d. Since manpower is the principal asset of every country, effective reproductive health care services must be given primacy to ensure the birth and care of healthy children and to promote responsible parenting;

e. The limited resources of the country cannot be suffered to, be spread so thinly to service a burgeoning multitude that makes the allocations grossly inadequate and effectively meaningless;

f. Freedom of informed choice, which is central to the exercise of any right, must be fully guaranteed by the State like the right itself;

g. While the number and spacing of children are left to the sound judgment of parents and couples based on their personal conviction and religious beliefs, such concerned parents and couples, including unmarried individuals, should be afforded free and full access to relevant, adequate and correct information on reproductive health and human sexuality and should be guided by qualified State workers and professional private practitioners;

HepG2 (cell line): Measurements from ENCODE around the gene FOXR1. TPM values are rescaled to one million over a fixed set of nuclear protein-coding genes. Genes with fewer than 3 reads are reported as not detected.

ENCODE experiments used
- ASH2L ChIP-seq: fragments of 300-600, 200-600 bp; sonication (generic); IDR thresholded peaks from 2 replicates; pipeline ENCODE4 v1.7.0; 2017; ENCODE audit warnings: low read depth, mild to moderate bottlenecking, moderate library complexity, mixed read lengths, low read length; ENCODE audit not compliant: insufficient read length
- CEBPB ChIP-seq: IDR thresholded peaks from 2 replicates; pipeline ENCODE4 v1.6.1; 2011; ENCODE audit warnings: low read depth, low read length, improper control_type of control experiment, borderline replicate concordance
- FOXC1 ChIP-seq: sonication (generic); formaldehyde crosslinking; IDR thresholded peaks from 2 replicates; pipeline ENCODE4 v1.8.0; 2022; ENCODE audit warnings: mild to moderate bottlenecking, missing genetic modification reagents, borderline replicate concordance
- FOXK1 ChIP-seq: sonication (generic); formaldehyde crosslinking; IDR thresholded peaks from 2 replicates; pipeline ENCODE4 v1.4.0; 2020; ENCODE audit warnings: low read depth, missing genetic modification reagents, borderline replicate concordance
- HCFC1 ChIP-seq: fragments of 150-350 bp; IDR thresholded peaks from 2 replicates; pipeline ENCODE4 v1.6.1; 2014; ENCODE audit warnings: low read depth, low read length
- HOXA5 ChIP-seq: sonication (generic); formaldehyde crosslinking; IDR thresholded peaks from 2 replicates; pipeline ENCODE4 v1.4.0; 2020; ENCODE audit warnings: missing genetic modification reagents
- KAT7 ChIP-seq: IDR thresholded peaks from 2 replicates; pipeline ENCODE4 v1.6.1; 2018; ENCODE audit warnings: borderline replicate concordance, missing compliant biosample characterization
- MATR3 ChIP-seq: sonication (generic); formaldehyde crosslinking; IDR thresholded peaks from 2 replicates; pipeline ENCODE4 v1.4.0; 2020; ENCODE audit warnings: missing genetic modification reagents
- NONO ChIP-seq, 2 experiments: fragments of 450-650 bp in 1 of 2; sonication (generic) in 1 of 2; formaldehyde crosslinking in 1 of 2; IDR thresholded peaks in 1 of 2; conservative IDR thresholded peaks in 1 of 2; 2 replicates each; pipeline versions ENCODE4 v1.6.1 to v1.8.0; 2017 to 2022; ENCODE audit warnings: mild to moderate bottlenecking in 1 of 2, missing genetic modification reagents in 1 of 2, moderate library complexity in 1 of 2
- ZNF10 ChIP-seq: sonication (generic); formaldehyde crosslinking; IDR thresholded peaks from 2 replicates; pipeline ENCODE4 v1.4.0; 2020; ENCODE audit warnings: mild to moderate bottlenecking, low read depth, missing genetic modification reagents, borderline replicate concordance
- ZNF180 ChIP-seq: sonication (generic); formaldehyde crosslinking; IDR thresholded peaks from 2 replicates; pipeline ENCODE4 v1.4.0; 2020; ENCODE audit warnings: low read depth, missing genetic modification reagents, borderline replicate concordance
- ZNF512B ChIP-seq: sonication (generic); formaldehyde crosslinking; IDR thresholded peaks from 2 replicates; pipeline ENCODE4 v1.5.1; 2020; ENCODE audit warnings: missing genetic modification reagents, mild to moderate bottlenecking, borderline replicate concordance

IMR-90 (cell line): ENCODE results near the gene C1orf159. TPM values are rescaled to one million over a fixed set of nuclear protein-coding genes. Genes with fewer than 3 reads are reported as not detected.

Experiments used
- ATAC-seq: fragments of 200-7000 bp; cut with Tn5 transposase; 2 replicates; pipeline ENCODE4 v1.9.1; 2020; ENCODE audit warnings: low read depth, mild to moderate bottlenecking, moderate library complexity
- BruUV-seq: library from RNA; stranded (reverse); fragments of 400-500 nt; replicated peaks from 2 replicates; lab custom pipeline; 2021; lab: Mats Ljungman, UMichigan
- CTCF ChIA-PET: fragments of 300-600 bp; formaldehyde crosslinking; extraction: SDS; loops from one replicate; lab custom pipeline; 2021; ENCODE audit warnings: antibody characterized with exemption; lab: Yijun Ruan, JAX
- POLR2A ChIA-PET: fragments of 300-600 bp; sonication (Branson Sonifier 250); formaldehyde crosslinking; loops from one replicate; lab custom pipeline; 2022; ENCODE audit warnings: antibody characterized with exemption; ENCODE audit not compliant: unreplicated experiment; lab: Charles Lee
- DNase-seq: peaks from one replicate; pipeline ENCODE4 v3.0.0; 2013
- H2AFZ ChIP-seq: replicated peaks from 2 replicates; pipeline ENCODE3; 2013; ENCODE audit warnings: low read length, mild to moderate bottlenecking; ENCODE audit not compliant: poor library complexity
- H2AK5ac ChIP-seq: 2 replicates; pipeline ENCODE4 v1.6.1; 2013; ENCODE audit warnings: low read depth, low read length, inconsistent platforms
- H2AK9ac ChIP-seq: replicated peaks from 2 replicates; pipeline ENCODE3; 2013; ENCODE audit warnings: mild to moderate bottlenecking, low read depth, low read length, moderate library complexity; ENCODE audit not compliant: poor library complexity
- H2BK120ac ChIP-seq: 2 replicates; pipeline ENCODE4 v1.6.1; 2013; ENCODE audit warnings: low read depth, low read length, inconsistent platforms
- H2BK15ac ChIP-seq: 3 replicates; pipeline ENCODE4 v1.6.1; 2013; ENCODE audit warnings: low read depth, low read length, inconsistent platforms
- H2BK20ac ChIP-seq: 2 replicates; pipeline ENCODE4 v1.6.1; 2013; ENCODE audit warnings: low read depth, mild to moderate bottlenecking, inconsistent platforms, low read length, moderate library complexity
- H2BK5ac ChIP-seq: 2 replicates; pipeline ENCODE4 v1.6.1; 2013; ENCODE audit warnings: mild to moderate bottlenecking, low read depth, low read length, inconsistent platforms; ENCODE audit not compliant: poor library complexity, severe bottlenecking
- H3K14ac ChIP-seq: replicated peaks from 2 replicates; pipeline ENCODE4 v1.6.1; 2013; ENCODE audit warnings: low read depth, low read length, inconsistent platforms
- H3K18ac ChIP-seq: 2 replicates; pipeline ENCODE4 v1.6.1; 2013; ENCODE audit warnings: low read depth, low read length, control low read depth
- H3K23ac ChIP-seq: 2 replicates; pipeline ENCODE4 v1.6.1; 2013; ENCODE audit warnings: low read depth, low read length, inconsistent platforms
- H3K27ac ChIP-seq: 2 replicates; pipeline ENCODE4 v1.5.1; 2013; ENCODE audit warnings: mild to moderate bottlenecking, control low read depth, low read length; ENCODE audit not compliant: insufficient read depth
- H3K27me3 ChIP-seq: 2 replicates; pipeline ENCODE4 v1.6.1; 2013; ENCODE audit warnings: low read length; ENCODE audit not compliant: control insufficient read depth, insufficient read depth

h. Reproductive health, including the promotion of breastfeeding, must be the joint concern of the National Government and Local Government Units(LGUs);

i. Protection and promotion of gender equality, women empowerment and human rights, including reproductive health rights, are imperative;

j. Development is a multi-faceted process that calls for the coordination and integration of policies, plans, programs and projects that seek to uplift the quality of life of the people, more particularly the poor, the needy and the marginalized;

k. Active participation by and thorough consultation with concerned non-government organizations (NGOs), people’s organizations (POs) and communities are imperative to ensure that basic policies, plans, programs and projects address the priority needs of stakeholders;

l. Respect for, protection and fulfillment of reproductive health rights seek to promote not only the rights and welfare of adult individuals and couples but those of adolescents’ and children’s as well; and

m. While nothing in this Act changes the law on abortion, as abortion remains a crime and is punishable, the government shall ensure that women seeking care for post-abortion complications shall be treated and counseled in a humane, non-judgmental and compassionate manner.